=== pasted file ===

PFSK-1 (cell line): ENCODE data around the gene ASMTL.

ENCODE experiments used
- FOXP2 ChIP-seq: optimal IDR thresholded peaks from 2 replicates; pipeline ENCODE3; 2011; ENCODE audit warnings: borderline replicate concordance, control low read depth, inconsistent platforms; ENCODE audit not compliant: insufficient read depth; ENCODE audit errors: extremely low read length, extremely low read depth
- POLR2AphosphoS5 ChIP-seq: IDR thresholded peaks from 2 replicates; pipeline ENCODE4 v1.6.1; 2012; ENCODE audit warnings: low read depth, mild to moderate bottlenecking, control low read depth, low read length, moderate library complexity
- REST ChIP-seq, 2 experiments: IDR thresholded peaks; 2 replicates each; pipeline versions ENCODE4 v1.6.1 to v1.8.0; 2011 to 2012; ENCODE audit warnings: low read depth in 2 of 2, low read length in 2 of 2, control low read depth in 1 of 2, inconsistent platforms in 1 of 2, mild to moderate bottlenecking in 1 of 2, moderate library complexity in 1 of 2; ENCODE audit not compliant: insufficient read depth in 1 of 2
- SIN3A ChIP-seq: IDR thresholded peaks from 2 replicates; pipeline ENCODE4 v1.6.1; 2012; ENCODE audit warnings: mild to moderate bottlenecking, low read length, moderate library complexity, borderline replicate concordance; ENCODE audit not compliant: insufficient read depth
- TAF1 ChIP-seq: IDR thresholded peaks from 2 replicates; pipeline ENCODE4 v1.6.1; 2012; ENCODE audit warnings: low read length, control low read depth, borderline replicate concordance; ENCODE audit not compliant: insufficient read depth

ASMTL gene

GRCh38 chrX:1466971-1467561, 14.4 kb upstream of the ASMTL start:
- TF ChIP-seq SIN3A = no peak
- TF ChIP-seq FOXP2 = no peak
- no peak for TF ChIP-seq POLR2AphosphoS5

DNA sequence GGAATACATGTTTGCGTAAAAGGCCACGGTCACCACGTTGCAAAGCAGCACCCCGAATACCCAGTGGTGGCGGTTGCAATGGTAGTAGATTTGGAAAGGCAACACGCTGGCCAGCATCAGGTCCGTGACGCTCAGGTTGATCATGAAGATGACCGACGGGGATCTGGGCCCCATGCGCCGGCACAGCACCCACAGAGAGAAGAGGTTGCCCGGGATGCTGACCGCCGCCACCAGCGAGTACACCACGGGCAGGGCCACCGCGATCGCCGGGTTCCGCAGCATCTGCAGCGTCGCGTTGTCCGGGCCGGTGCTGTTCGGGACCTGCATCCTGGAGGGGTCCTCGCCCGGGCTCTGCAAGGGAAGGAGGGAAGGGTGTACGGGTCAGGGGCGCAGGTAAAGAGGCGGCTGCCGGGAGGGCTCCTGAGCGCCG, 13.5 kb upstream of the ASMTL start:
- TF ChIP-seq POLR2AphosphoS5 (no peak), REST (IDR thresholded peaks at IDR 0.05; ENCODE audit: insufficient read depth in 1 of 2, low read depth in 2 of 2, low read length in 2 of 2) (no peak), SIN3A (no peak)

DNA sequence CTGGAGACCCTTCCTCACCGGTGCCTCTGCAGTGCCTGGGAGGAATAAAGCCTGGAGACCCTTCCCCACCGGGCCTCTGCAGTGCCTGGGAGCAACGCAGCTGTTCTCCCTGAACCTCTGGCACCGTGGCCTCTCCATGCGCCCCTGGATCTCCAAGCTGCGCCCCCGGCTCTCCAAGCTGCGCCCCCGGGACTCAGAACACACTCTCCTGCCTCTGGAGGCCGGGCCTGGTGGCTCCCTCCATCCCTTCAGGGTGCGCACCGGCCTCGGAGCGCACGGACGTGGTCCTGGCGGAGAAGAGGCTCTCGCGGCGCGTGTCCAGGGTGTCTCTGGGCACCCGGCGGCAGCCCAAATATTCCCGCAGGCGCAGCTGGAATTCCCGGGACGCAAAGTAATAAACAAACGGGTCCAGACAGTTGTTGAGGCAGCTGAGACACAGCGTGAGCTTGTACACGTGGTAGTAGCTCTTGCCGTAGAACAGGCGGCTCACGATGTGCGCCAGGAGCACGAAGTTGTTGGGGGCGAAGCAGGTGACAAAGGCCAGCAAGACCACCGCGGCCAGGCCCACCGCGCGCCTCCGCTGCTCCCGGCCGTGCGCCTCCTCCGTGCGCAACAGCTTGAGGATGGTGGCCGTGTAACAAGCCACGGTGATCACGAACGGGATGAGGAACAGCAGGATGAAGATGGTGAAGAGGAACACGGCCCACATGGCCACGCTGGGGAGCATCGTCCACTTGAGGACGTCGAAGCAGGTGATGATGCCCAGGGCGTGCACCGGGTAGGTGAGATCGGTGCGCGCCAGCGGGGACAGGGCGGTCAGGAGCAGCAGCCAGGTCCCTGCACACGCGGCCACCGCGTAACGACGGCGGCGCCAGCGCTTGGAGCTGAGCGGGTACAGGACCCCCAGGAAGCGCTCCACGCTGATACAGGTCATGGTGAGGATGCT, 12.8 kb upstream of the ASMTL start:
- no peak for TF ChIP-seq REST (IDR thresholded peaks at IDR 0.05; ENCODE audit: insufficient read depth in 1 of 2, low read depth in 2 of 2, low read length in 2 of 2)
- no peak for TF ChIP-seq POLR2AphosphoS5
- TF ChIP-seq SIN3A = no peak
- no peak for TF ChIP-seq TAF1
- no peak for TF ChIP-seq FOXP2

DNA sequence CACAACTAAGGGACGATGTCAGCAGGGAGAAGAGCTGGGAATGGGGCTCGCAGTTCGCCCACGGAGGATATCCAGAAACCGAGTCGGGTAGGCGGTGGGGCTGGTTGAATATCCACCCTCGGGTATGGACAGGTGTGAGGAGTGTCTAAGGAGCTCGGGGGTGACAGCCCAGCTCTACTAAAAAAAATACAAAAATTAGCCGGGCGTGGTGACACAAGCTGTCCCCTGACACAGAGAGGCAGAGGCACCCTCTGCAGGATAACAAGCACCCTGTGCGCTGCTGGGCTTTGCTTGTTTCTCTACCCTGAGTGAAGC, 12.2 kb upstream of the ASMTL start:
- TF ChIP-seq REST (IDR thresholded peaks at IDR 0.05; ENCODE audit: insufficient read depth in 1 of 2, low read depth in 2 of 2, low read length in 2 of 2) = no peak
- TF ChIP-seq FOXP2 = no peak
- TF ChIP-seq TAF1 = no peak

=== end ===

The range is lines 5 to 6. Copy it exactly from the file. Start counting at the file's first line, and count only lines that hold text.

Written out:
- REST ChIP-seq, 2 experiments: IDR thresholded peaks; 2 replicates each; pipeline versions ENCODE4 v1.6.1 to v1.8.0; 2011 to 2012; ENCODE audit warnings: low read depth in 2 of 2, low read length in 2 of 2, control low read depth in 1 of 2, inconsistent platforms in 1 of 2, mild to moderate bottlenecking in 1 of 2, moderate library complexity in 1 of 2; ENCODE audit not compliant: insufficient read depth in 1 of 2
- SIN3A ChIP-seq: IDR thresholded peaks from 2 replicates; pipeline ENCODE4 v1.6.1; 2012; ENCODE audit warnings: mild to moderate bottlenecking, low read length, moderate library complexity, borderline replicate concordance; ENCODE audit not compliant: insufficient read depth